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When You Should Consider Refinancing Your Home

by | 0 comments | Aug 12, 2016 | 4 min read |

Refinancing, when done strategically, can be a very useful tool. Paying off an existing mortgage and replacing it with a new one at a lower interest rate or a shorter term can greatly improve the profitability of an investment property. Another potential benefit of refinancing is the possibility of converting an adjustable-rate mortgage to a fixed one with a lower monthly payment. You can also use refinancing to tap into the equity you’ve accumulated to make improvements, or another investment.

Before you do however, it’s important to recognize that refinancing a rental property will be costlier than refinancing your principal residence because financial institutions consider lending for income properties more of a risk than writing loans on primary dwellings. The assumption is you’ll need the rental income from the property to service the loan and vacancies can occur from time to time. To cover themselves in the event of a default, lenders usually factor in an added margin of income by bumping the interest rate by as much as .5 of a percent. Even with this consideration, refinancing a loan can still improve your financial position in a property.

Related: Constructing a Business Plan for your Rental Property

With all that said, here’s when you should consider refinancing your home.

Interest rates are down

Given the extra .5 percent a lender is likely to charge when you refinance a rental property, if you can save 1.5 to two percent in interest, a refinance is worth pursuing. Reducing the interest rate means you’ll pay the loan down quicker and potentially reduce your monthly debt service payments. This will give you more liquid capital to invest elsewhere, or make improvements on the refinanced property to increase its value.

Shorten a loan term

You can also use refinancing to shorten the loan term. This will enable you to satisfy the debt sooner without having to increase your monthly expenditures. Once the loan is paid off, those former loan payments can be put to good use elsewhere.

Economically convert an adjustable to a fixed

The monthly payment on an adjustable mortgage fluctuates with the ebbs and flows of the financial market or instrument to which its interest rate is tied. When rates rise, you’ll pay more each month. When rates fall you’ll pay less.

Those rises can eventually result in you paying more overall than you would with a fixed rate.

On the other hand, an adjustable-rate mortgage can make it easier for you to acquire a property, if you’re looking at it as a long-term investment. Then, when interest rates drop, you can refinance the loan and convert it to a fixed mortgage with lower costs in the long run.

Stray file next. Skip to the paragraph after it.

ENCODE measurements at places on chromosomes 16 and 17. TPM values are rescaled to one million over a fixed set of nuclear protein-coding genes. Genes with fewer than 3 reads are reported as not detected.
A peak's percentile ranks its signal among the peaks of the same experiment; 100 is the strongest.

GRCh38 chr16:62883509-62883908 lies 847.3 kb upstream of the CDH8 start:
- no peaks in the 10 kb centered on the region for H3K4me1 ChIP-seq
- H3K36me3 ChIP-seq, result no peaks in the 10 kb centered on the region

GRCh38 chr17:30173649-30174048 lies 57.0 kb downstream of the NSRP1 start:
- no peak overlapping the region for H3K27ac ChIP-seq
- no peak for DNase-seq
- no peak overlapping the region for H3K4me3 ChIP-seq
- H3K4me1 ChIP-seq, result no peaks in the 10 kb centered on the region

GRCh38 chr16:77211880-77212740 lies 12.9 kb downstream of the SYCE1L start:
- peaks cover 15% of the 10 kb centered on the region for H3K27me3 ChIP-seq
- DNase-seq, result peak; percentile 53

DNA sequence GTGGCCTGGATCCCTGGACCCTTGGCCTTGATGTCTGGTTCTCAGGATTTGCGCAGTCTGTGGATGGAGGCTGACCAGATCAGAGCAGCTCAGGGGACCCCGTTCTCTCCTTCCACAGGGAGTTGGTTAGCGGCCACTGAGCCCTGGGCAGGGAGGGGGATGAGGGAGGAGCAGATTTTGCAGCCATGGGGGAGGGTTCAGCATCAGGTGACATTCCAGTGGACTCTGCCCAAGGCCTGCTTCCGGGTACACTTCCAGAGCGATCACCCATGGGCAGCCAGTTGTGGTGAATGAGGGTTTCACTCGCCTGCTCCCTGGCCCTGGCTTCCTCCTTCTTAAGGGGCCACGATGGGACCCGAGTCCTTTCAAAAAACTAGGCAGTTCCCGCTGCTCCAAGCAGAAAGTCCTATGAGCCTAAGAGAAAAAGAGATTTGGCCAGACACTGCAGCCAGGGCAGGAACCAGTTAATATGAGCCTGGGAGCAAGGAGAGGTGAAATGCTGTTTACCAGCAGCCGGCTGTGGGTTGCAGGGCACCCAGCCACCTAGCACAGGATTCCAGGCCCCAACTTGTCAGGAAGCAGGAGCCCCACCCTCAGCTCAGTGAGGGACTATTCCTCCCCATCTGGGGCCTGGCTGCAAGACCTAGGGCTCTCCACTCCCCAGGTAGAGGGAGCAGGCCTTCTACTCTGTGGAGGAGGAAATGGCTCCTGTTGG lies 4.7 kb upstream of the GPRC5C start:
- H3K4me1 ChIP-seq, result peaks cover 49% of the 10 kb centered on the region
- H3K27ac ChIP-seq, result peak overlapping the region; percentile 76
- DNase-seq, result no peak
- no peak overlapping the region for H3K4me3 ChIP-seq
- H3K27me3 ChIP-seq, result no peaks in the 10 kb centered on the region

Tap into equity and/or consolidate debt

Refinancing to tap into equity or consolidate debt is a viable strategy. However, refinancing a property repeatedly can result in the accumulation of infinite debt. Also, if you’re tapping into equity to make another investment, be sure the rate of return on that investment will ultimately be greater than the interest you’ll pay to secure the refinancing in the first place. Along those same lines, if you’re refinancing to consolidate debt, be certain the numbers pencil out, then make sure you don’t turn around and create more debt because your reduced debt-to-income ratio means you can qualify for another loan.

Managed properly, refinancing can be a very powerful tool. You can use it to increase the size of your investment portfolio considerably with the resulting lower interest rates, shorter loan terms and additional liquid capital. However, you must be careful to improve your financial position rather than detract from it. The smart play always angles toward reducing debt, building equity, freeing up cash and eliminating mortgages.

Refinancing can help you accomplish all of those goals—as long as you do it wisely. Always figure out exactly how much money you stand to save by taking on the new mortgage when you’re considering a refinance. Bear in mind it typically costs between three and six percent of the loan principal to execute a refinance. You’ll also pay a slightly higher interest rate when you refinance an investment property. Make sure you factor in all of the associated costs to get an accurate accounting of your potential savings before you make your final decision.

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About the Author
This content is designed to convey information only. Any information here is not intended to provide legal advice and should not be taken as such. Consider obtaining legal advice from your attorney about any decision or contemplated course of action.

About the author

Tucker Smith
This content is designed to convey information only. Any information here is not intended to provide legal advice and should not be taken as such. Consider obtaining legal advice from your attorney about any decision or contemplated course of action.

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